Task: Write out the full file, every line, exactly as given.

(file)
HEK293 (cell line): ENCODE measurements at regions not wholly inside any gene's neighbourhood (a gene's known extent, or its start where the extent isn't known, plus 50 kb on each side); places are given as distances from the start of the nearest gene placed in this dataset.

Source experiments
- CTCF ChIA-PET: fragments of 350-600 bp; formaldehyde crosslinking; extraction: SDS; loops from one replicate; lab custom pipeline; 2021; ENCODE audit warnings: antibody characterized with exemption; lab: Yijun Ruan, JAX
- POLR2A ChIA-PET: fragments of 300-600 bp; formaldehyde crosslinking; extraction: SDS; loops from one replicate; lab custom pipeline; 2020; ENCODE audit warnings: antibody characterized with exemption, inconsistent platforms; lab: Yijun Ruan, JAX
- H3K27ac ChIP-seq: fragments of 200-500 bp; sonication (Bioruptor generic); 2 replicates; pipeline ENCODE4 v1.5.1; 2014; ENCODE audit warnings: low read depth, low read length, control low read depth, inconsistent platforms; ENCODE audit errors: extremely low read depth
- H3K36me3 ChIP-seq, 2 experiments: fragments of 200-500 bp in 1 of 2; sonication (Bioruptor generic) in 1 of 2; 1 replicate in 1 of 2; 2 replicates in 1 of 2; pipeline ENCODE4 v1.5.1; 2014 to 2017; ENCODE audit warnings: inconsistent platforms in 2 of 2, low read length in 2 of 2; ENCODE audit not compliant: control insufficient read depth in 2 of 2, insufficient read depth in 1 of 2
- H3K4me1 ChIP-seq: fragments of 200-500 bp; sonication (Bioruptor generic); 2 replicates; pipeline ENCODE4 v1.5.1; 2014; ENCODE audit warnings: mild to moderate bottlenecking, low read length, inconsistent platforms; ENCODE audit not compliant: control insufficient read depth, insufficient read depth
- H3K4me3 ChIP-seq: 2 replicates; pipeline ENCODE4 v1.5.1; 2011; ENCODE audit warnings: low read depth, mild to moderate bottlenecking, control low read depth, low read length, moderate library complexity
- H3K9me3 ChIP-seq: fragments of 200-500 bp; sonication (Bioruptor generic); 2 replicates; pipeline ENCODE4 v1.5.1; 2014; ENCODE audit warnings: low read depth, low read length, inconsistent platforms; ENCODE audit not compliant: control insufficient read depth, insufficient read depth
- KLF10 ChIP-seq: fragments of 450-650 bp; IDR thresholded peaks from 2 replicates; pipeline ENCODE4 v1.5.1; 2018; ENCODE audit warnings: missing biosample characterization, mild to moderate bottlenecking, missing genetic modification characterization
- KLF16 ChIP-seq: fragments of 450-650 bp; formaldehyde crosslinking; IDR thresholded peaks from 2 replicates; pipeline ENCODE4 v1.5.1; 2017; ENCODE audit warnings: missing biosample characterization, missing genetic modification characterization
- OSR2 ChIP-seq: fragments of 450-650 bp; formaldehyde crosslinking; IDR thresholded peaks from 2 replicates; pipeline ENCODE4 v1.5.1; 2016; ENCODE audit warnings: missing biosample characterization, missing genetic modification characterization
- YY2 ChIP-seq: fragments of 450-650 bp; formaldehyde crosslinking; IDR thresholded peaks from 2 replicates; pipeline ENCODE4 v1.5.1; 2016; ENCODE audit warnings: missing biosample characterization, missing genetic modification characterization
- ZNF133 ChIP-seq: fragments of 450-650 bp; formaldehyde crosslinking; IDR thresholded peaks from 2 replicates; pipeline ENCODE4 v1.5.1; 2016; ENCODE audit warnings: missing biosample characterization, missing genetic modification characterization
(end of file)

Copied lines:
HEK293 (cell line): ENCODE measurements at regions not wholly inside any gene's neighbourhood (a gene's known extent, or its start where the extent isn't known, plus 50 kb on each side); places are given as distances from the start of the nearest gene placed in this dataset.

Source experiments
- CTCF ChIA-PET: fragments of 350-600 bp; formaldehyde crosslinking; extraction: SDS; loops from one replicate; lab custom pipeline; 2021; ENCODE audit warnings: antibody characterized with exemption; lab: Yijun Ruan, JAX
- POLR2A ChIA-PET: fragments of 300-600 bp; formaldehyde crosslinking; extraction: SDS; loops from one replicate; lab custom pipeline; 2020; ENCODE audit warnings: antibody characterized with exemption, inconsistent platforms; lab: Yijun Ruan, JAX
- H3K27ac ChIP-seq: fragments of 200-500 bp; sonication (Bioruptor generic); 2 replicates; pipeline ENCODE4 v1.5.1; 2014; ENCODE audit warnings: low read depth, low read length, control low read depth, inconsistent platforms; ENCODE audit errors: extremely low read depth
- H3K36me3 ChIP-seq, 2 experiments: fragments of 200-500 bp in 1 of 2; sonication (Bioruptor generic) in 1 of 2; 1 replicate in 1 of 2; 2 replicates in 1 of 2; pipeline ENCODE4 v1.5.1; 2014 to 2017; ENCODE audit warnings: inconsistent platforms in 2 of 2, low read length in 2 of 2; ENCODE audit not compliant: control insufficient read depth in 2 of 2, insufficient read depth in 1 of 2
- H3K4me1 ChIP-seq: fragments of 200-500 bp; sonication (Bioruptor generic); 2 replicates; pipeline ENCODE4 v1.5.1; 2014; ENCODE audit warnings: mild to moderate bottlenecking, low read length, inconsistent platforms; ENCODE audit not compliant: control insufficient read depth, insufficient read depth
- H3K4me3 ChIP-seq: 2 replicates; pipeline ENCODE4 v1.5.1; 2011; ENCODE audit warnings: low read depth, mild to moderate bottlenecking, control low read depth, low read length, moderate library complexity
- H3K9me3 ChIP-seq: fragments of 200-500 bp; sonication (Bioruptor generic); 2 replicates; pipeline ENCODE4 v1.5.1; 2014; ENCODE audit warnings: low read depth, low read length, inconsistent platforms; ENCODE audit not compliant: control insufficient read depth, insufficient read depth
- KLF10 ChIP-seq: fragments of 450-650 bp; IDR thresholded peaks from 2 replicates; pipeline ENCODE4 v1.5.1; 2018; ENCODE audit warnings: missing biosample characterization, mild to moderate bottlenecking, missing genetic modification characterization
- KLF16 ChIP-seq: fragments of 450-650 bp; formaldehyde crosslinking; IDR thresholded peaks from 2 replicates; pipeline ENCODE4 v1.5.1; 2017; ENCODE audit warnings: missing biosample characterization, missing genetic modification characterization
- OSR2 ChIP-seq: fragments of 450-650 bp; formaldehyde crosslinking; IDR thresholded peaks from 2 replicates; pipeline ENCODE4 v1.5.1; 2016; ENCODE audit warnings: missing biosample characterization, missing genetic modification characterization
- YY2 ChIP-seq: fragments of 450-650 bp; formaldehyde crosslinking; IDR thresholded peaks from 2 replicates; pipeline ENCODE4 v1.5.1; 2016; ENCODE audit warnings: missing biosample characterization, missing genetic modification characterization
- ZNF133 ChIP-seq: fragments of 450-650 bp; formaldehyde crosslinking; IDR thresholded peaks from 2 replicates; pipeline ENCODE4 v1.5.1; 2016; ENCODE audit warnings: missing biosample characterization, missing genetic modification characterization